Wednesday, October 30, 2013

The Road and the End by Carl Sandburg

I promise I will eventually stop posting about Carl Sandburg, but for today, here is a selection from his Chicago Poems (1916) that seems appropriate for the ending of the Grand Southern Literary Tour 2013:

The Road and the End

I shall foot it
Down the roadway in the dusk,
Where shapes of hunger wander
And the fugitives of pain go by.
I shall foot it
In the silence of the morning,
See the night slur into dawn,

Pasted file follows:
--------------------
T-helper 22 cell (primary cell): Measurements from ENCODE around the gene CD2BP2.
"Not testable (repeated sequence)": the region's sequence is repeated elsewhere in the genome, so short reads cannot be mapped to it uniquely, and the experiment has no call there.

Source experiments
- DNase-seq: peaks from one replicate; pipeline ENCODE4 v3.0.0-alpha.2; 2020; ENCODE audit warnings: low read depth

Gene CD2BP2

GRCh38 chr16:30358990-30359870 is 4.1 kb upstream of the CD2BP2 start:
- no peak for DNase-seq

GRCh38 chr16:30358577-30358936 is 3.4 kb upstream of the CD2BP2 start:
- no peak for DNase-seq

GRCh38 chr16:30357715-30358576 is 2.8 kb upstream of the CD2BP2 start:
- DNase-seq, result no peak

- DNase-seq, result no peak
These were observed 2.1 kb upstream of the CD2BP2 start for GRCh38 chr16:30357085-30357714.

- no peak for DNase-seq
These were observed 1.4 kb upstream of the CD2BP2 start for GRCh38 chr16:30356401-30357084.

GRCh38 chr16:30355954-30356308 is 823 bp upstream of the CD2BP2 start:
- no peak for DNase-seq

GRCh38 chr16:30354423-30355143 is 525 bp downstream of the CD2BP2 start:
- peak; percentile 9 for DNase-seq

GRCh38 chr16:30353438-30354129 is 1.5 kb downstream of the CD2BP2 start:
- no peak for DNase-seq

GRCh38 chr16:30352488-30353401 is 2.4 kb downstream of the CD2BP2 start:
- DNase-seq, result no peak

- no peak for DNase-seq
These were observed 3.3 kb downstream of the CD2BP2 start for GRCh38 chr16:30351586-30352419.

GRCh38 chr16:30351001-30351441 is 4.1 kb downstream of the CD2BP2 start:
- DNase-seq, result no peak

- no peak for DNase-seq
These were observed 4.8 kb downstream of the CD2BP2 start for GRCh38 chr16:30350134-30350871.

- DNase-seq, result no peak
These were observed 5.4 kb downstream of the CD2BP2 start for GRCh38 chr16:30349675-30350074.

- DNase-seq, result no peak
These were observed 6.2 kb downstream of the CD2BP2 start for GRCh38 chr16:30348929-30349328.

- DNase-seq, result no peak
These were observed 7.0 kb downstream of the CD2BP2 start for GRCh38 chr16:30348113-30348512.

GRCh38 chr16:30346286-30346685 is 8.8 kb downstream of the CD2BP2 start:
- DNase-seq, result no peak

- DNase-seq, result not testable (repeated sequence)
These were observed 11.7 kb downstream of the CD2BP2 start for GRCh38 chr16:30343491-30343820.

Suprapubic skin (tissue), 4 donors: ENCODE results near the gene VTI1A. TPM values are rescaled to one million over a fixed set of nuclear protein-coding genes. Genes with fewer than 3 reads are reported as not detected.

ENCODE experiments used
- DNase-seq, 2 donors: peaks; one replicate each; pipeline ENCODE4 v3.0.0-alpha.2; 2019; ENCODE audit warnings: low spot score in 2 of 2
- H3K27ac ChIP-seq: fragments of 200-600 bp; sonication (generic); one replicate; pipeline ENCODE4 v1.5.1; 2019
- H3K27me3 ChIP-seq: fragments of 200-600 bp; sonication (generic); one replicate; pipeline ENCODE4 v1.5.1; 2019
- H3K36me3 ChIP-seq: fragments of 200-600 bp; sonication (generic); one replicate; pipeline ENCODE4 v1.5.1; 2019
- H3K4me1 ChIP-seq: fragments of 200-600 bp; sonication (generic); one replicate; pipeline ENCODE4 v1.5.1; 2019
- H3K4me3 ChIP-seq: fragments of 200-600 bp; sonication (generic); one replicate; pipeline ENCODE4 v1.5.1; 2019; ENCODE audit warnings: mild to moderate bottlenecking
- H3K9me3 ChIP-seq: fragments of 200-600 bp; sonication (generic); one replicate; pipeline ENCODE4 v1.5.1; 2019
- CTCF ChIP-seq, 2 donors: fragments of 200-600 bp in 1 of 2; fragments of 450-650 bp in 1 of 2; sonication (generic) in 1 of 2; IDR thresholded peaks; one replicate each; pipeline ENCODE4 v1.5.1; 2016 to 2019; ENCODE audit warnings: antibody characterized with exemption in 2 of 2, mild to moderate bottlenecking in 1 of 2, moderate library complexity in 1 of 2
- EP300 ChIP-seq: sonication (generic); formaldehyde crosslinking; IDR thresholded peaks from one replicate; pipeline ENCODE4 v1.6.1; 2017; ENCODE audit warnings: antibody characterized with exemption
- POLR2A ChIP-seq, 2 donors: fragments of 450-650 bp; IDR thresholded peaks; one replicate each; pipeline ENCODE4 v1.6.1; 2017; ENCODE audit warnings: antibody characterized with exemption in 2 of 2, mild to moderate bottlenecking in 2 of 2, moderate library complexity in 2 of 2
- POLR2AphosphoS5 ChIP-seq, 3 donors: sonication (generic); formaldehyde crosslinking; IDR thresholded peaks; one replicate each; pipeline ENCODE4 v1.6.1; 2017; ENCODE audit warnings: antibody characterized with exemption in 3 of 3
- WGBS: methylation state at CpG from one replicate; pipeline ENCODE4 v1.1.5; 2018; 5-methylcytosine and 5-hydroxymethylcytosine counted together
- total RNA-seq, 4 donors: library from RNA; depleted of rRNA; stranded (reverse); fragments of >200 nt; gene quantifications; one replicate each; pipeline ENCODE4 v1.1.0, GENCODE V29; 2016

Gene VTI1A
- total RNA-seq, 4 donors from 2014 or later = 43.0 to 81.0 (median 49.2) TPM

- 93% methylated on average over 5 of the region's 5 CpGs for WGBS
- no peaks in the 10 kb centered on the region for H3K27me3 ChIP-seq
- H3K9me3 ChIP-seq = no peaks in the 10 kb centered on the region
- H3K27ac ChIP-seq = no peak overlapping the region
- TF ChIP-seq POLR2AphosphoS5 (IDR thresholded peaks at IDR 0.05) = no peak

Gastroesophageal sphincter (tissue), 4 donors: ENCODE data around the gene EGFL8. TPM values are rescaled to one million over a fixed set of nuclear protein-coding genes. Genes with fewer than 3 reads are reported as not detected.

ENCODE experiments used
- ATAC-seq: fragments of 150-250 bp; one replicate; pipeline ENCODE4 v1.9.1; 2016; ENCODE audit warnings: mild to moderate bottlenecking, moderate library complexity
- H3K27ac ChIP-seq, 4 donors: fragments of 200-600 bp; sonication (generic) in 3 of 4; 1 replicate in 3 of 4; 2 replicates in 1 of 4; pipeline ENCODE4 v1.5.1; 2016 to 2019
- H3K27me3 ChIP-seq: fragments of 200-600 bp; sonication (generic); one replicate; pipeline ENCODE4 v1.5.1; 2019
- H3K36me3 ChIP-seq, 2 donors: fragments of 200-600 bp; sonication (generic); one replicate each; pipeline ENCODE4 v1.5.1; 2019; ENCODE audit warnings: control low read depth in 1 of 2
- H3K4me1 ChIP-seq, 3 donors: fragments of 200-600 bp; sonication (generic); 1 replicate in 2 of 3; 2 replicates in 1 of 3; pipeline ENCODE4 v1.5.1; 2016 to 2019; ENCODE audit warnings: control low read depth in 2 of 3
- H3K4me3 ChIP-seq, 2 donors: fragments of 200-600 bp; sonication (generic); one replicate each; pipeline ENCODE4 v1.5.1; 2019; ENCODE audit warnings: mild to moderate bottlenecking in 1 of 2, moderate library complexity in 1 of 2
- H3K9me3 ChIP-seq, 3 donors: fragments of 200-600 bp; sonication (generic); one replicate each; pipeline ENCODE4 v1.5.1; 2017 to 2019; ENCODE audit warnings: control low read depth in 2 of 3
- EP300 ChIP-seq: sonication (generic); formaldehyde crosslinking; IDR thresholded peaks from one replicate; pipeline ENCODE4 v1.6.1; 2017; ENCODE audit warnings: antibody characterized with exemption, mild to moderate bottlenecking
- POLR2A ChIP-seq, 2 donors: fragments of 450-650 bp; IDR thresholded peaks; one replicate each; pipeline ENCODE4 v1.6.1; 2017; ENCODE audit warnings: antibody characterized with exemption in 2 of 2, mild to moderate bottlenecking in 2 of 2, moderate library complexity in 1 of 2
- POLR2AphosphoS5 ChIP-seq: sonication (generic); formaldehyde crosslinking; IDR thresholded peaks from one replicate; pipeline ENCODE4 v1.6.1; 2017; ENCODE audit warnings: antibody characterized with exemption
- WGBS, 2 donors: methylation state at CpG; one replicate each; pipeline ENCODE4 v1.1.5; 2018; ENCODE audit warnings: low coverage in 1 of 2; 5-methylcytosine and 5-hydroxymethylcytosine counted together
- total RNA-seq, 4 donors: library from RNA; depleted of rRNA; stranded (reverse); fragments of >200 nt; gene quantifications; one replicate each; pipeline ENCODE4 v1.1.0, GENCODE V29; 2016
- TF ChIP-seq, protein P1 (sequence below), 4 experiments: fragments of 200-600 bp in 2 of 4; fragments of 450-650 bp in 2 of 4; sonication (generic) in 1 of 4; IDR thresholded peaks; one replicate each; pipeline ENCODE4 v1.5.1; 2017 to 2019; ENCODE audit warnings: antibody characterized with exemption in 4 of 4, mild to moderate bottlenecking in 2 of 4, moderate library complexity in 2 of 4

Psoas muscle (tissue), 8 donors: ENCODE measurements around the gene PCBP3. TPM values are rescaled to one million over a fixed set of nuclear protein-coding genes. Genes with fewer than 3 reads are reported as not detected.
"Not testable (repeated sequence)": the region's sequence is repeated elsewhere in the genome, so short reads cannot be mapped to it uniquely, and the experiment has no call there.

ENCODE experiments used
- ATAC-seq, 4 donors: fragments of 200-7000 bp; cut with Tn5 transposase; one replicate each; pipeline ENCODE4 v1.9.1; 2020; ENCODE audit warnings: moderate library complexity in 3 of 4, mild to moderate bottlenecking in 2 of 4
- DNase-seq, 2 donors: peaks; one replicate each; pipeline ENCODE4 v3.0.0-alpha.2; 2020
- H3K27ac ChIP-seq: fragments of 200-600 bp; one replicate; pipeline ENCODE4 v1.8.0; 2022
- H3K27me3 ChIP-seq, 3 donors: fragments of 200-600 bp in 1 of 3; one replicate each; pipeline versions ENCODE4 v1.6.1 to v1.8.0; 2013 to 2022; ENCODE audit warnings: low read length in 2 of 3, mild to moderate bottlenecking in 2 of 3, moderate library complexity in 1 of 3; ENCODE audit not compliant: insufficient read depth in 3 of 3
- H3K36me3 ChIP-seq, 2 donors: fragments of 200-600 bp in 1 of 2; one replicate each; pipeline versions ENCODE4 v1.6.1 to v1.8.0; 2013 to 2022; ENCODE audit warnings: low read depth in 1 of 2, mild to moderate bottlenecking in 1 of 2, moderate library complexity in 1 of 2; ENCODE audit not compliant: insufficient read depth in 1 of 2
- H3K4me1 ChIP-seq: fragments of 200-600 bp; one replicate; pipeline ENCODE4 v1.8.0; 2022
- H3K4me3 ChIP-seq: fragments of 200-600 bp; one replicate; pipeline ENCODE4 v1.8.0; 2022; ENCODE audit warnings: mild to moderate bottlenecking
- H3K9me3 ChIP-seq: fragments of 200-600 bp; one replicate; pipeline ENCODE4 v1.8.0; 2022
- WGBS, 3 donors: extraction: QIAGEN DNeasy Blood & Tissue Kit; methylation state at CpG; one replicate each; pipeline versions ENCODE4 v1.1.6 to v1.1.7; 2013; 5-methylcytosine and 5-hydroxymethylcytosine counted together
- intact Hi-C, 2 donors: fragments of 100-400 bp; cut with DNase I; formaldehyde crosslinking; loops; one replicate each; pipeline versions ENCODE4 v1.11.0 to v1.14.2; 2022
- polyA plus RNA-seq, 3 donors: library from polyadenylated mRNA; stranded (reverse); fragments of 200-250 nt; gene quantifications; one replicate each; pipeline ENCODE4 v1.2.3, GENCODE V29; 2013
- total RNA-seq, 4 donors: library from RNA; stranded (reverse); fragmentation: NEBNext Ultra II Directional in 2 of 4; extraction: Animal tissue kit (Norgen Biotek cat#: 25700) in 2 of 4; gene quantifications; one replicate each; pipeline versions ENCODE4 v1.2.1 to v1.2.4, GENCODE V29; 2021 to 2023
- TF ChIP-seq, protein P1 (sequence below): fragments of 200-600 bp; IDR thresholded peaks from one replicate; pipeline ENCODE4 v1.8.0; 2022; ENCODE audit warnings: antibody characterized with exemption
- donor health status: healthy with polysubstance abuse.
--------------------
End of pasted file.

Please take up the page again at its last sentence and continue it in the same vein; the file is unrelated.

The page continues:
Hear the slow great winds arise
Where tall trees flank the way
And shoulder toward the sky.

The broken boulders by the road
Shall not commemorate my ruin.
Regret shall be the gravel under foot.
I shall watch for
Slim birds swift of wing
That go where wind and ranks of thunder
Drive the wild processionals of rain.

The dust of the traveled road
Shall touch my hands and face.

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